Hetty58 Sun 22-Sep-19 19:30:11

Esther1, 'keep smiling through gritted teeth'! I know exactly how you feel.

Three of my four children have returned home for lengthy periods, two of them with partners and small children in tow! It is very difficult but soon they will be gone.

At one time there were eight people at home and I was working and also going through the menopause. I would slow down on my walk home, not really wishing to get back.
My poor face ached terribly from my plastered on smile and my lip always hurt - with it's permanent button!

Esther1 Sun 22-Sep-19 19:30:30

Bless you all for your kind messages - and yes, stupidly I posted this whinge in ‘charities’ instead of ‘chat’ - just a slip of my old finger. I feel much better after reading your advice and comments - and agree with everything you say. I will hang on in there! Watch me smile 😀. I am lucky that they want to stay, and lucky to have enough room for them. I am now counting my blessings thanks to you lovely Gransnetters. What a helpful and friendly site this is.

M0nica Sun 22-Sep-19 20:34:02

We too, have our moments grin

Luckygirl Sun 22-Sep-19 21:16:41

I have been in a similar situation when my DD's home suffered fire damage.

Just let it wash by - those DGC will have a very special relationship with you from now on and that is worth any amount of tongue-biting.

Don't disapprove of your DS taking over the children when he comes home - he will be building up a special relationship with them too.

Grammaretto Sun 22-Sep-19 23:09:21

I wonder how long they have been with you so far?
At a similar stage I stayed with my DM, who was out at work each day, until we had a blazing row! I left in a huff with my 2 toddlers and the dog. Poor mum but I bet she was relieved..
Neither of us were patient like you.
Well done but if you can't keep it up, I wont blame you.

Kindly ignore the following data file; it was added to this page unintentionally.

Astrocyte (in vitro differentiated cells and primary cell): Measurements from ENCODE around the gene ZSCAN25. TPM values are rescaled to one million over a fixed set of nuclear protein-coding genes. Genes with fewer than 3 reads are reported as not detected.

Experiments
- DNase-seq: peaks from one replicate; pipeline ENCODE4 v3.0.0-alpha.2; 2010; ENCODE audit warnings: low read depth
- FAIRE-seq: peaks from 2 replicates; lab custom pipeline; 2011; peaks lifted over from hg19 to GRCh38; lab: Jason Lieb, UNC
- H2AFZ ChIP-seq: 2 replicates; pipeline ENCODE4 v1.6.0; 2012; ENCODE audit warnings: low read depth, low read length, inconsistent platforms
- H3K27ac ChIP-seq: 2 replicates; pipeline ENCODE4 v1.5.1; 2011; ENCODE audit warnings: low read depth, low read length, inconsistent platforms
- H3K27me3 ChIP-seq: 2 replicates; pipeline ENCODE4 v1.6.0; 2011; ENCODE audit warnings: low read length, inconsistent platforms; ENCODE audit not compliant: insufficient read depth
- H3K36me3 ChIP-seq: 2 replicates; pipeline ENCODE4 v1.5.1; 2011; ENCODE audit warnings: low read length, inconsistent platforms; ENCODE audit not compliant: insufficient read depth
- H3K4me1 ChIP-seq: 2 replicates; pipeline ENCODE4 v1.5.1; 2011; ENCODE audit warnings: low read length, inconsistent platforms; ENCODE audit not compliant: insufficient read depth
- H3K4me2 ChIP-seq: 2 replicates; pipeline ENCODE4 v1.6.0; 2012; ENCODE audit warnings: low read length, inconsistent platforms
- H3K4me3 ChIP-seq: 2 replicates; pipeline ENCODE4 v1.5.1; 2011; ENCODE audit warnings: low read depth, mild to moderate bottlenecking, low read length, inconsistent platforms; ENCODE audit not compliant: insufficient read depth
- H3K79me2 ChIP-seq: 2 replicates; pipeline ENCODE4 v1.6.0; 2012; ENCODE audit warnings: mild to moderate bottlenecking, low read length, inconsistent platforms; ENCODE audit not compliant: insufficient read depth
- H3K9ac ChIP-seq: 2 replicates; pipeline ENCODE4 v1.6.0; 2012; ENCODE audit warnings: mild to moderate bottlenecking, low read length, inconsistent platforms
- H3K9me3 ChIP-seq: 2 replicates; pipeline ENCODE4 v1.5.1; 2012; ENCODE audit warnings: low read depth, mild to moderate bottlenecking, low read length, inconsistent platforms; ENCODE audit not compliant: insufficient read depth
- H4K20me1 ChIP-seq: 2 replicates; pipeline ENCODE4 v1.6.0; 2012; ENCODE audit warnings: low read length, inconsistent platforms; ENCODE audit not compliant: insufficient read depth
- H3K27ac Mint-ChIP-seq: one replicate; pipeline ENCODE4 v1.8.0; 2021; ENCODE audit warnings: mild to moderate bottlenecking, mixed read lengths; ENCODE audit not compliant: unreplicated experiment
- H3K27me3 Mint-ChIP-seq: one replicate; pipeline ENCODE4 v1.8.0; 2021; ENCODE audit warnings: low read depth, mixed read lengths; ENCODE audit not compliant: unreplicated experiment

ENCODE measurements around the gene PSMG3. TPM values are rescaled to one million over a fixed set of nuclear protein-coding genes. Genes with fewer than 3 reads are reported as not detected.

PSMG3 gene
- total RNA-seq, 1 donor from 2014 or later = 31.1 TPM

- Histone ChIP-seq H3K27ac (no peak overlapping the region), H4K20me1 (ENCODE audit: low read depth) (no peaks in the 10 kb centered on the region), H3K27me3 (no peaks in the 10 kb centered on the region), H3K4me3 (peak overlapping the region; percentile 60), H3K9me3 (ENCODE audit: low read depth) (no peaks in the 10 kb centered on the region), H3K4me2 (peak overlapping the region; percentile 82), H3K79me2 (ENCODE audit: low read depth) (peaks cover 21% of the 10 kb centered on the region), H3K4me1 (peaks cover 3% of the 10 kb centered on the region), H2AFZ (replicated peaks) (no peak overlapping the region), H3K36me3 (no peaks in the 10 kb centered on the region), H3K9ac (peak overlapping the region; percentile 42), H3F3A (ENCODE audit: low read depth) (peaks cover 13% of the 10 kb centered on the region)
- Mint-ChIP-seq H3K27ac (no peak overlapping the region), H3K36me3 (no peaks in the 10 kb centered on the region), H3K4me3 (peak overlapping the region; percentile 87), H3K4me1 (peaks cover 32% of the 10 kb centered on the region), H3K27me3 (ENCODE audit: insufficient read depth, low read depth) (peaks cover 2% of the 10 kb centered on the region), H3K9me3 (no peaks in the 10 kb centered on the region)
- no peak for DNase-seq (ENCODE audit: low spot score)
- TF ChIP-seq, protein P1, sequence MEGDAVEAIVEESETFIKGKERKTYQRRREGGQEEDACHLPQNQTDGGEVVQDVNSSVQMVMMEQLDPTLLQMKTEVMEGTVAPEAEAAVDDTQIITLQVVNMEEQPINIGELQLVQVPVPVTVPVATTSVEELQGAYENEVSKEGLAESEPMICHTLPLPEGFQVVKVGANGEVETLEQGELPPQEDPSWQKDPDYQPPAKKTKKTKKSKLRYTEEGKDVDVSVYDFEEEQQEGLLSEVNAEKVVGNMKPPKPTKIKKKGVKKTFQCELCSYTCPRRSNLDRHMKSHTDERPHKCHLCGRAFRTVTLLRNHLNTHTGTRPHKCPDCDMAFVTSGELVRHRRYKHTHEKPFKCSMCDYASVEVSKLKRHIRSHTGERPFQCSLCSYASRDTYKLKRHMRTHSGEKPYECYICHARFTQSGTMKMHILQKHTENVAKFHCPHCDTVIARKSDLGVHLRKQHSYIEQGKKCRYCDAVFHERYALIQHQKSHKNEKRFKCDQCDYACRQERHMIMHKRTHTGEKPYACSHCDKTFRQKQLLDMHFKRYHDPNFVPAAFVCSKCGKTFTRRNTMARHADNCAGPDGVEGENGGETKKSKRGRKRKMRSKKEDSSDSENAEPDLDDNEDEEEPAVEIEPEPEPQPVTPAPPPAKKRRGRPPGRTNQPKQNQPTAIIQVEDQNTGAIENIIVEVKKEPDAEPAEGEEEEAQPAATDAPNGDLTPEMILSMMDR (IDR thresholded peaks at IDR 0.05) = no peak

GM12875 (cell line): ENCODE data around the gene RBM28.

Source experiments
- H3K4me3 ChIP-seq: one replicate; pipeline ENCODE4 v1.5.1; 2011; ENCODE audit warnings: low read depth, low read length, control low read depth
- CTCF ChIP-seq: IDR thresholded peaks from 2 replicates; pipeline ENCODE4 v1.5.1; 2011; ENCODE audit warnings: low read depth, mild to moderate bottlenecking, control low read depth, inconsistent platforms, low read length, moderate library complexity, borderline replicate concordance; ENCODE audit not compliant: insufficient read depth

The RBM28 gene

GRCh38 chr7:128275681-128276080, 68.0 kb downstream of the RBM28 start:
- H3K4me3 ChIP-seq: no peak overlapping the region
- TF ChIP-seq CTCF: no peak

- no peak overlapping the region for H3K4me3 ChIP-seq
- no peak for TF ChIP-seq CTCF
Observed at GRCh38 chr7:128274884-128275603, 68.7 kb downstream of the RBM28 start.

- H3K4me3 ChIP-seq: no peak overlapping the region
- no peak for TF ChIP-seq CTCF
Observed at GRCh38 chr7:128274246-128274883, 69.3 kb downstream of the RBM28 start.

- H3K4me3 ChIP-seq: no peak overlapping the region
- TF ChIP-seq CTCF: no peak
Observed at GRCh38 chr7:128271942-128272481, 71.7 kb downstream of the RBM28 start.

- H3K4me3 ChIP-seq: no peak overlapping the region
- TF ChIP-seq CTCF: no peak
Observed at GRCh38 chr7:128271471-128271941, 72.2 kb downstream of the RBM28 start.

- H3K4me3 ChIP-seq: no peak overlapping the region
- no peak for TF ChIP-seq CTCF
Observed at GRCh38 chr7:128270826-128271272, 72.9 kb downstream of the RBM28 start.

I think I would take at least one day a week off completely.
Or suggest they babysit and pay for you to go out?

It is incredibly tiring being a new mum and there must be some strain being with your terribly kind, long suffering MiL, surely.

FarNorth Sun 22-Sep-19 23:19:57

I think you need to arrange times when you are not around them, as others have said.

Visits to friends, regular days out doing whatever you want, a weekend away - whatever you think will help to save your sanity.
And it might save your DiL's sanity also.

stella1949 Mon 23-Sep-19 04:36:08

Keep smiling, OP, you'll miss them when they are gone !

Auntieflo Mon 23-Sep-19 08:21:20

Esther1, sympathy from me, and well done.

You say you have enough room for them all to stay, so, have you got one room, apart from your bedroom, that you could keep just for you?
Out of bounds to every one else, so you can go there and just flop, relax, scream (silently) , and just be on your own for a little while.

JackyB Mon 23-Sep-19 08:52:40

The problems will get worse when they move in to their own home. You say she leaves everything to your son the minute he gets home. Perhaps you could say to the children when DiL is in earshot things like "Let's take the plates to the kitchen, Daddy has been working hard, he will need a rest when he gets home" Or something a little more subtle, or suitable for whatever age they are.

This might also help you get a little control back over your own household for the minute, by sharing jobs out as well as smoothing the way for their start in their new home.

KatyK Mon 23-Sep-19 10:00:46

I often feel dismissed. It's not worth speaking up as it will cause bad feeling and you may regret it. I did once and it caused all sorts of problems.

Grammaretto Mon 23-Sep-19 10:16:32

I suggest you don't go down the poor daddy line. It wont help, believe me.

I think we forget how we felt being the chief feeder and nappy changer and are desperate for daddy to share and see his gorgeous DC.

You say your DS has two jobs, which sounds a lot and I wonder how he divides his time but he isn't expected to cook when he gets home or do any housework as you girls are doing all that. I think he's quite happy.

I'm sure you'll find a compromise and it will be peaceful when they move.

sharon62 Mon 23-Sep-19 10:33:15